The focus on climate change is growing as government and industry explore ways to respond to a warming world. The data that scientists used to understand the planet is often publicly available, but perhaps obscure to the non-expert. Data vary in terms of file formats as well as spatial and temporal resolution, resulting in consequences for interpretation. Here we will explore how to find and analyze direct observations that show our climate is changing. By the end of the day, attendees should have a working knowledge of how the data support the science, and where to gather data and information about specific climate change issues they may face in their work.

Virtual Breakfast & Registration: 8:00 AM - 8:50 AM EST
Opening Remarks: 8:50 AM - 9:00 AM EST

If big data is characterized by volume, velocity, and variety, the Department of Homeland Security (DHS) is the ultimate big data organization. In its mission to protect the American people, DHS undertakes an array of diverse functions and often has to make decisions in real time. Using data analytics to enable these missions requires a blend of creativity and pragmatism.

Medical terms are linguistically very specific: a letter or two can completely change the word, and prefixes and suffixes can link two words that otherwise look wildly different. As such, many typical methods of natural language processing (NLP) are ill-adapted to work with medical records and their specific vocabulary and syntax. When a government client needed to classify medical conditions for record processing, IBM built a hybrid ensemble model that incorporates both rules-based and machine learning classification, to accommodate the client’s system structure while flexibly handling the nuances of medical terminology.

“Data or it didn’t happen” is a credo we all live by. It’s especially important for data journalism, but sourcing data for an investigation is rarely easy. In this talk I will walk you through how a data-driven story comes together and share some ideas for how the public sector and journalists can work together more effectively.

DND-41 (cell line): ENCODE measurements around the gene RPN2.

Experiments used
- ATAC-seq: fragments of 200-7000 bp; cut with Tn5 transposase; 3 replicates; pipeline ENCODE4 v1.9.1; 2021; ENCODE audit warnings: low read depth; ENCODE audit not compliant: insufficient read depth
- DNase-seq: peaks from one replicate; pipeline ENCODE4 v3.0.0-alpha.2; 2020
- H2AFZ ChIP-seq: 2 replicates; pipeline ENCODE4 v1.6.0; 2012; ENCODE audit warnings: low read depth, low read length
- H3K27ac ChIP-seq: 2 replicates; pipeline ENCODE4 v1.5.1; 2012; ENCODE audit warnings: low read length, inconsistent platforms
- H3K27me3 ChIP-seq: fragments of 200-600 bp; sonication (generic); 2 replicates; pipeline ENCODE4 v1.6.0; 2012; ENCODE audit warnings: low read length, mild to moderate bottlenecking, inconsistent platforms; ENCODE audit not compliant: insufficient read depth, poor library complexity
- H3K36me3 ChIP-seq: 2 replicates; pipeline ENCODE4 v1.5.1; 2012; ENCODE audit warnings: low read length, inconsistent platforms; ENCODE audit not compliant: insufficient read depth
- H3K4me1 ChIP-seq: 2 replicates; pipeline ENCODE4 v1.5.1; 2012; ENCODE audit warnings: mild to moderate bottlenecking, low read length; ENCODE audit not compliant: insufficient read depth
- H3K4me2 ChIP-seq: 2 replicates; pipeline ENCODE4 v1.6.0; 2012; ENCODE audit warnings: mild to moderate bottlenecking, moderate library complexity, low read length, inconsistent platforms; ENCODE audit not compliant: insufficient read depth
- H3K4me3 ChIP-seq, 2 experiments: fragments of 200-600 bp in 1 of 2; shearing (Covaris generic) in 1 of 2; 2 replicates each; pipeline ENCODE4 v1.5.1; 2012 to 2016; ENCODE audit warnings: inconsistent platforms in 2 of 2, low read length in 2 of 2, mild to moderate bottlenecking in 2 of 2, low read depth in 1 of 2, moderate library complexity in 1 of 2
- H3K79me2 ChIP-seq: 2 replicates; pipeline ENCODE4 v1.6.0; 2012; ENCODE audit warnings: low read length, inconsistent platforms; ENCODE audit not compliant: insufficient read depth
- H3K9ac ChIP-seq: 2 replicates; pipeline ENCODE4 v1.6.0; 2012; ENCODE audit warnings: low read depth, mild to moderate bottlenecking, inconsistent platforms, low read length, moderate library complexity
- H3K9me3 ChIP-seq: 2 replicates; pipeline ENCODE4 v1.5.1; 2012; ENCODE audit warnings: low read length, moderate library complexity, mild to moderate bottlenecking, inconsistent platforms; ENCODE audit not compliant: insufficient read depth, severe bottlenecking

Break & Networking: 10:10 AM - 10:40 AM EST

Ensuring the reliability and quality of R packages used in regulatory interactions for drug approvals: a view on how Roche participates in enabling submissions in R.

Most companies don’t have big data, but rather medium data, that awkward in between where the data are too big to fit in memory but not big enough for Google-scale systems. Fortunately R has many options for working with data of this size. We will look at using the command line, {data.table} and {dplyr} to clean the data and load it into a Postgres database inside a Docker container. Then we will use {targets} to orchestrate the whole process.

The U.S. opioid epidemic, or opioid crisis, refers to the substantial medical, social, psychological and economic consequences due to the misuse and overdose deaths of a class of drugs called opioids. The number of drug overdose deaths increased by nearly 5% from 2018 to 2019 and has quadrupled since 1999, and over 70% of the 70,630 deaths in 2019 involved an opioid (CDC, 2021). PursueCare is a telehealth startup offering comprehensive care for opioid use disorder and other substance use disorders by combining telehealth technology, medication treatment and counseling. Asmae Toumi, the director of analytics and research at PursueCare, will talk about how data and R/RStudio’s public and professional tools are being used to uncover trends, deliver care and improve outcomes.

Lunch & Networking: 11:50 AM - 1:00 PM EST

In New York City, the City Council has many functions, including oversight of the Mayor’s operations and generating legislation that compliments the oversight function. We will provide a general overview of how data is used to underscore the rationale behind legislation and how the City Council works to ensure that these data feed into an overall ethos of transparency and evidence-based decision making.

A walk through how statistics and data science are commonly applied in politics and government.

Break & Networking: 1:45 PM - 2:15 PM EST

Some people get to write YORO (You Only Run Once) code, not really worrying about whether it’ll run again. You probably aren’t one of them.

More likely, you have to be ready to re-run analyses months or years later. That’s a tall order given the constant changes to the R language and package ecosystem.

In this talk, you’ll learn a taxonomy of reproducibility for your code, and be introduced to the foremost tools — docker and renv — for making your work environments more reproducible.